Reaching and Teaching Kids with Autism

"Let's see about writing down a worry you have on this card and washing it away on the Worry Wash Line."

Reaching and teaching kids with autism can be challenging. Engaging students by allowing them to express “enthusiasms” draws them into other subjects.

Hi and welcome back to Attentionology for K – Teachers!

If you have ever worked with children on the autism spectrum, you know that it can be difficult to reach and teach these special students.

According to Barry M. Prizant, author of a recently published nonfiction book titled, Uniquely Human: A Different Way of Seeing Autism (Simon & Schuster 2015), many professionals have mistakenly interpreted the behavior of people with autism as bizarre; behavior in need of fixing or changing.

Prizant advocates for professionals and parents to change perspectives.

Changing some educators views may help them reach and teach kids with autism. “To help them” (children on the spectrum), he writes, “we need to work to understand them, and then change what we do.”

In a review of Prizant’s book, Associated Press reporter, Rasha Madkour describes the first half of Uniquely Human as focusing “on understanding autism, with affirming examples like viewing a child’s intense interest in a subject – that might be derided as an ‘obsession’ – as an ‘enthusiasm,’ something that can be built on as a hook to engage in other subjects.”

Key words there…engage in other subjects. I’ve had success in engaging students with autism in grades 3 – 5 in writing by inviting them to express their “enthusiasms” for sports, movie characters and more.

Madkour writes that Prizant paints a picture in his new book of “people with autism (being) especially vulnerable to everyday emotional and physiological challenges, and (having) difficulty learning how to cope.”

Prizant asserts that helping a child manage anxiety requires a “gradual, empowering approach” that Madkour interprets as acknowledging the experience and providing support.

One example of reaching and teaching (think of the adaptations effective teachers of special needs children make in their classrooms) that Madkour pulled from Prizant’s writing in Uniquely Human

“A girl who was afraid of amusement parks was given the option to attend without going on any rides. Her parents showed her pictures of areas she liked and offered noise-dampening headphones. Giving the girl a sense of control helped her relax.”

Speaking of parents, the second half of Uniquely Human draws on the experiences of families affected by autism as well as insights from people with autism.

In many ways, Prizant’s writing echoes the observations of Temple Grandin, herself an author who is also known as “the world’s most famous person with autism.” How so?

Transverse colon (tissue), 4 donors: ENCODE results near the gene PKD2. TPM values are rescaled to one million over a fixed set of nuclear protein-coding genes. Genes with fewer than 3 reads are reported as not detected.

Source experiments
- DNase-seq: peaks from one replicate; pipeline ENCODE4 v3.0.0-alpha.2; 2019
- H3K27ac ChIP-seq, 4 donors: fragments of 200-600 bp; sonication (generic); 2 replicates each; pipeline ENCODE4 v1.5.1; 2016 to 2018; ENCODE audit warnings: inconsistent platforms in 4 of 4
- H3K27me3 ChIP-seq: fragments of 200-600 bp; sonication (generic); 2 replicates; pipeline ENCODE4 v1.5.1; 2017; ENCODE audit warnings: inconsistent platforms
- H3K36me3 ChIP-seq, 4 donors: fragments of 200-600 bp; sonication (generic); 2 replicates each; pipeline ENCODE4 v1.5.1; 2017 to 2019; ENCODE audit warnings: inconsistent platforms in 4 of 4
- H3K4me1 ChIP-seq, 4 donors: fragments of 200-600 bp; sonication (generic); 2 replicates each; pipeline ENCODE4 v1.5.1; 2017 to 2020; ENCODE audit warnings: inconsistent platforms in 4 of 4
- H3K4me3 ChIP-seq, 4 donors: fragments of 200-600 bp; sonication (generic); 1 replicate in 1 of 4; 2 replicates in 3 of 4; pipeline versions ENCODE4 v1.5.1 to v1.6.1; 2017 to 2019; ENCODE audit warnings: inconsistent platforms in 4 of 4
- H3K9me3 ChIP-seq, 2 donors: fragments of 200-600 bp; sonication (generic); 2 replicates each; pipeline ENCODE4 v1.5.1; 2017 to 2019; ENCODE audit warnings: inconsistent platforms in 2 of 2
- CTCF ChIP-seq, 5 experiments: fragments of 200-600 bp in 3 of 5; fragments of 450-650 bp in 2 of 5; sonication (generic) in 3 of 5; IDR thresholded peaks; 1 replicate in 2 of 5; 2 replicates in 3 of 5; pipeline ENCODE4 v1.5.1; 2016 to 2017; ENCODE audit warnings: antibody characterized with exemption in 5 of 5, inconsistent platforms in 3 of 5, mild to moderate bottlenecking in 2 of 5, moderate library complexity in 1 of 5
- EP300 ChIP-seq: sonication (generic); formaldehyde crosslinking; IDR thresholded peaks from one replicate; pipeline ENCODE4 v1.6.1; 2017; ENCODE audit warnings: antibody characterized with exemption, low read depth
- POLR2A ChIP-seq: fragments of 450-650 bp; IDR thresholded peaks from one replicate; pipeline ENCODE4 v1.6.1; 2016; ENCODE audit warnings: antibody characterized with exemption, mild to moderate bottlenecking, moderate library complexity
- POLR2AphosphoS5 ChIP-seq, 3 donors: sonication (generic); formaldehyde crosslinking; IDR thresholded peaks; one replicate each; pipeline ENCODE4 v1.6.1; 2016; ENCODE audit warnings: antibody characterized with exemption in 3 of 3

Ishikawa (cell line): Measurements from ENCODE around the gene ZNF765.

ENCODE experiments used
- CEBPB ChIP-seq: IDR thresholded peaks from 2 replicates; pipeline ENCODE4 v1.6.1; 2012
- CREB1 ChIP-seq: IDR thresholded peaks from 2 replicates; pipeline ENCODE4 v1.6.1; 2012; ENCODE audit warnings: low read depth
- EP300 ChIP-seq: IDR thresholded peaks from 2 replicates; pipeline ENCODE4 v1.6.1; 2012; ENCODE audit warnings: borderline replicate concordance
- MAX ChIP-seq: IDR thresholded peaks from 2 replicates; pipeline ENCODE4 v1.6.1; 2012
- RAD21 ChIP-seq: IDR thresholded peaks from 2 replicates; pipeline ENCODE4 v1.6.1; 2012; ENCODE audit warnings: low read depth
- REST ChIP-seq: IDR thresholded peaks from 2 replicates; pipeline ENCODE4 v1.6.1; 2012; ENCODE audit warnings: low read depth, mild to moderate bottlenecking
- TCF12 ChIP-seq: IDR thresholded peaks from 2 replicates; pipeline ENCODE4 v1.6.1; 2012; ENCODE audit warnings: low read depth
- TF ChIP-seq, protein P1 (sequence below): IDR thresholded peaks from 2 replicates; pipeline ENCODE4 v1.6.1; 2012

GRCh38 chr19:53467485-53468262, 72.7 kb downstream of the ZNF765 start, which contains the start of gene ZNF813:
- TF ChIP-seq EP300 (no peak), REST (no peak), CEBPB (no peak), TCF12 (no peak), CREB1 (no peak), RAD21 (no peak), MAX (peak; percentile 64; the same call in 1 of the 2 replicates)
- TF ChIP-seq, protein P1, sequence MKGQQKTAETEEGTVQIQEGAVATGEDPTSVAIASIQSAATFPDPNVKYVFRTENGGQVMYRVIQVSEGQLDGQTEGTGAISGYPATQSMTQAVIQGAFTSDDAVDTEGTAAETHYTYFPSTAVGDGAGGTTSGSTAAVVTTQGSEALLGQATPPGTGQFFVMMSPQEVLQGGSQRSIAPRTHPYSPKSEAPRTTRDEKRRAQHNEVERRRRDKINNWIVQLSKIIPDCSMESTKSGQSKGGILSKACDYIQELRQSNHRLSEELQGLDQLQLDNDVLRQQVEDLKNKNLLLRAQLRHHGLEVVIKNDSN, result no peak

Dr. Grandin’s book, DIFFERENT…Not Less (Future Horizons, Inc. 2012), forms questions and answers that revolve around acknowledging the

Temple Grandin, in a horseshirt, a fitting connection to her PhD in animal science from Colorado (US) State University

Temple Grandin in a horse shirt, a fitting connection to her PhD in animal science from Colorado (US) State University. Grandin benefited from family and teachers who reached her to teach her by engaging in her passion for animal care.

themes that Prizant’s book explores. Her themes focus on the nuts and bolts of how educators can embrace strategies that direct children (with autism) to vocations where their skills will help them shine.

These are no-nonsense ideas based on the challenges that Dr. Grandin personally faced as a child and young adult. They point to reaching and teaching to overcome obstacles.

♦ Think/learn about ways to modify your students’ learning environment to accommodate sensory challenges.

♦ Discover how to recognize and accommodate neurological differences in your classroom setting.

♦ Share information you have/learn about meeting the needs of children with autism (in appropriate, tactful ways) with their parents.

♦ Learn to distinguish between voluntary and involuntary behaviors in students with autism and Asperger’s (a form of autism).

♦ Explore ways to enhance your current best practices to help kids (with autism) develop their talents into the beginning of a career path.

Temple’s suggestions could also be put into the form of helpful questions, as in HOW can I modify the learning environment to accommodate my students who have sensory challenges?

Managing a classroom full of children who bring different learning styles to school can be a challenge, but knowledge is power, and books such as Uniquely Human and DIFFERENT…Not Less have a lot of know-how to offer.

Remember, you don’t need to be a magician to work magic in any instructional setting!

Please send comments, share this post, and subscribe to attentionology.com

Talk with you again soon,

Barbara ♥ The Lovable Poet

 

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Barbara Cleary has been serving as a resource to hundreds of educators for more than 25 years. An award-winning writer, producer, teacher, and trainer, Barbara’s focus is on offering easy, fun tools and tricks that support K-5 curricula and assist teachers with classroom management.
Quick tips for common classroom conundrums: K-5
Situation: Students continue to use lackluster verbs in their writing.

Solution: Show toy cars and pretend to make them zip across a page, telling the class that good writing includes action words (verbs) that have "zip." Ask the class for examples of "zippy" verbs like zoom, race, flash, rush, etc.

Related Posts: Start Students' Engines for Writing